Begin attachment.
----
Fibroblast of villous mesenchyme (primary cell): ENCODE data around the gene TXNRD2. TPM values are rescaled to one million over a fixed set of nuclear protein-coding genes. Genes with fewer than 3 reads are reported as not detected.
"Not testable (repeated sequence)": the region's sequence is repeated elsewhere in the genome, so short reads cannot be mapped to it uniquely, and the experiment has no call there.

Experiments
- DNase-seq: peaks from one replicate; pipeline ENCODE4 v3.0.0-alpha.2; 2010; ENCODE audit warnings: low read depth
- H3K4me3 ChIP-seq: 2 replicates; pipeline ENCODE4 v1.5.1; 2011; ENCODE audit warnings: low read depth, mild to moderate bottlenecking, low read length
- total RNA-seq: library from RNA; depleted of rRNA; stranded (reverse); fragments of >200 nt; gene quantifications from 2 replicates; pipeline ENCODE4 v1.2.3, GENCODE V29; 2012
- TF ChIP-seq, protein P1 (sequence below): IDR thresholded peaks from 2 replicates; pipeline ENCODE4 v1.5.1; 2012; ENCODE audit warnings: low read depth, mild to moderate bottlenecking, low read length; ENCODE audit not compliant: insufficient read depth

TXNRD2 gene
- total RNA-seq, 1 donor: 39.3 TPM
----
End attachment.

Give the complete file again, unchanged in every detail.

Fibroblast of villous mesenchyme (primary cell): ENCODE data around the gene TXNRD2. TPM values are rescaled to one million over a fixed set of nuclear protein-coding genes. Genes with fewer than 3 reads are reported as not detected.
"Not testable (repeated sequence)": the region's sequence is repeated elsewhere in the genome, so short reads cannot be mapped to it uniquely, and the experiment has no call there.

Experiments
- DNase-seq: peaks from one replicate; pipeline ENCODE4 v3.0.0-alpha.2; 2010; ENCODE audit warnings: low read depth
- H3K4me3 ChIP-seq: 2 replicates; pipeline ENCODE4 v1.5.1; 2011; ENCODE audit warnings: low read depth, mild to moderate bottlenecking, low read length
- total RNA-seq: library from RNA; depleted of rRNA; stranded (reverse); fragments of >200 nt; gene quantifications from 2 replicates; pipeline ENCODE4 v1.2.3, GENCODE V29; 2012
- TF ChIP-seq, protein P1 (sequence below): IDR thresholded peaks from 2 replicates; pipeline ENCODE4 v1.5.1; 2012; ENCODE audit warnings: low read depth, mild to moderate bottlenecking, low read length; ENCODE audit not compliant: insufficient read depth

TXNRD2 gene
- total RNA-seq, 1 donor: 39.3 TPM